One of my first holidays without my parents was in a small fishing village. One day, I remember sitting in my pyjamas with incredible excitement because there was a new channel appearing on the TV and they were new pyjamas.
Channel 5. A fifth channel. The trailers for the channel promised me everything. In no particular order, my obsessions were cartoons, cute blonde girls with a fringe, Sonic, Mario and re-runs of Bad Influence and Games Master. I was wrong to assume these would be catered for.
So instead I went to the village and came across a haunted-looking shop. Back then, as a 10-year-old, I was never told not to trust strange men ushering me into small dark rooms at the back of a shop. But usher he did, and with him I went. In this backroom was, fortunately not a childhood trauma, but the absolute antithesis: a Street Fighter II pinball machine. I played pinball for a million hours every day like I was trying to film the origin story of Tommy. My hormones were cusping puberty so I had a fondness for when Chun-Li coyly said “Keep your hands to yourself please” when I hit one of her bumpers.
After I got bored, I noticed an arcade machine which said MIDWAY on it and most of the player 2 buttons were broken. It had only been a couple of years, but I had totally forgotten how much I loved playing these games, and Capcom’s Final Fight reawakened an obsession that has yet to disappear. At the time I didn’t have an arcade anywhere near my house, and I couldn’t drive because of my drinking problem. No, I mean because I was ten. Fortunately for today’s ten-year-olds, Capcom has released a collection of its best Beat ’em Ups in the Capcom Beat ’Em Up Bundle. If you hate ‘em’ as much as Machine Gun Kelly and you want to beat ‘em’ up, this is the place to be.
The games included are
- Final Fight
- Captain Commando
- The King of Dragons
- Knights of the Round
- Warriors of Fate
- Armored Warriors
- Battle Circuit
These games span almost a decade of increasingly surreal beat ’em ups in different genres. Final Fight you will recognise as some men on a street beating up some men but it gets more surreal. The variety includes an adaptation of King Arthur’s story in Knights of the Round, a typical ‘fuck you China’ game based in Japanese History and a lot of delightful but weird mech-based games. There’s no word for the feeling of playing as a little baby in charge of a mech and punching other mechs to pieces. I mean there probably is in Japanese, but it’s very satisfying.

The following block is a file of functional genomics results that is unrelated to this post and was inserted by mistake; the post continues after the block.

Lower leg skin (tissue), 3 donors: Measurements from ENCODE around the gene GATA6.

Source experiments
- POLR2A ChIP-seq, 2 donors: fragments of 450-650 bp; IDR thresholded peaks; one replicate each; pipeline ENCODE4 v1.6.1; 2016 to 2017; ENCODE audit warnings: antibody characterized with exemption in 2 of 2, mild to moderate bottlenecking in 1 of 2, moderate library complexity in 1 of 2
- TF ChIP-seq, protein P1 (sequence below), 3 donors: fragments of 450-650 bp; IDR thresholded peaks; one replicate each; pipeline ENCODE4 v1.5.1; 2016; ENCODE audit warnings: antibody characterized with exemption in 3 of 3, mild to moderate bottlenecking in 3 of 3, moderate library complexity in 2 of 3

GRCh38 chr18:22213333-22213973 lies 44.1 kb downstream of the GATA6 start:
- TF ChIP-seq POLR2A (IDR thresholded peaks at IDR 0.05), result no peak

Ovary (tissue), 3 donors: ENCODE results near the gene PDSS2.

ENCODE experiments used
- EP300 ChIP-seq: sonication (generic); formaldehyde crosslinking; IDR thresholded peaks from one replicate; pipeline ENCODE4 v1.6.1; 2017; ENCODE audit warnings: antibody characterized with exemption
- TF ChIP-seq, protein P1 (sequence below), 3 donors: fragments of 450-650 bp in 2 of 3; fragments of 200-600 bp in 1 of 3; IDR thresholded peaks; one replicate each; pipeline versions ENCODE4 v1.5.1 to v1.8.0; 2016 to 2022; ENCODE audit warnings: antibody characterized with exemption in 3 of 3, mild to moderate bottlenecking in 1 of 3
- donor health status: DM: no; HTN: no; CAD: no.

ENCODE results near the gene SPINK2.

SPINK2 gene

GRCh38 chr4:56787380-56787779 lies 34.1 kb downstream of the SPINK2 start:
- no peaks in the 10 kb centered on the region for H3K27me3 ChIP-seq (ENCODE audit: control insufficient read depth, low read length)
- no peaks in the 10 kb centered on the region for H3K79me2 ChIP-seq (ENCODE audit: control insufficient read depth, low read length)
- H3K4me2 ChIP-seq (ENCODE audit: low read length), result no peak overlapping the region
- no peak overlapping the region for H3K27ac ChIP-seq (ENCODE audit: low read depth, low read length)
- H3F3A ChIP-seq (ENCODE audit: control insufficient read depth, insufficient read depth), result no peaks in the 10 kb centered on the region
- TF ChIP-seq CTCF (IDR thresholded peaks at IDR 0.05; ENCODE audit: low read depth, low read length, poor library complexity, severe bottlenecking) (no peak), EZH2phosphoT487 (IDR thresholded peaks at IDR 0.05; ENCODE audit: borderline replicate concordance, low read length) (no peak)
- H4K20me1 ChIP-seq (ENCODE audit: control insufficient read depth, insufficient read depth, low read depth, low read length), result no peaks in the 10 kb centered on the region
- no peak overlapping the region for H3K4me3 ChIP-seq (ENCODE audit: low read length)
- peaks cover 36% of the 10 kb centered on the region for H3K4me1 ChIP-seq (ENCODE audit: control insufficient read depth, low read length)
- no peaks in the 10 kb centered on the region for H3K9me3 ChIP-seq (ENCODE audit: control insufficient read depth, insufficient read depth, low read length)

The gameplay will seem very similar if you don’t like them, but from Final Fight onwards showed an incredible amount of creativity. This self-contained evolution of this almost lost style of game is enthusiastic and proud of itself. I highly recommend giving Battle Circuit a spin because it is very unusual, and the most recent, so it feels incredibly creative and advanced.
The controls barely feel aged and the music is amazing. There are a few frustrating moments, for example in Warriors of Fate when you have to rotate the arcade stick and smash a button to eat as many Bao as you can fit in your face, there is no translation to what those buttons might be on your controller, causing my Samurai guy to go hungry.
I’m glad I’d started feeling guilty for pawing at Chun-Li’s bumpers, and started playing Capcom’s Final Fight instead, it really did cement a lifelong love. I feel sorry for people trapped in Portballintrae nowadays, where they might be forced to stay inside watching Netflix and not discovering little shops where they would have a 50/50 chance of being murdered in a back room. The sticky broken buttons, the smell of the Sprite, the 20p-a-go arcade machines; it’s gone now and it was barely there at the time. With the Capcom Beat ’Em Up Bundle, we can keep the genre alive in our hearts, and spill our Sprite over our own buttons.
Capcom Beat ’Em Up Bundle (Switch)
Disclaimer: NerdSocket strongly recommends against going into the back room of a haunted shop with an old man if you are a ten-year-old boy (or girl). But if there is a pinball machine it’s fine.
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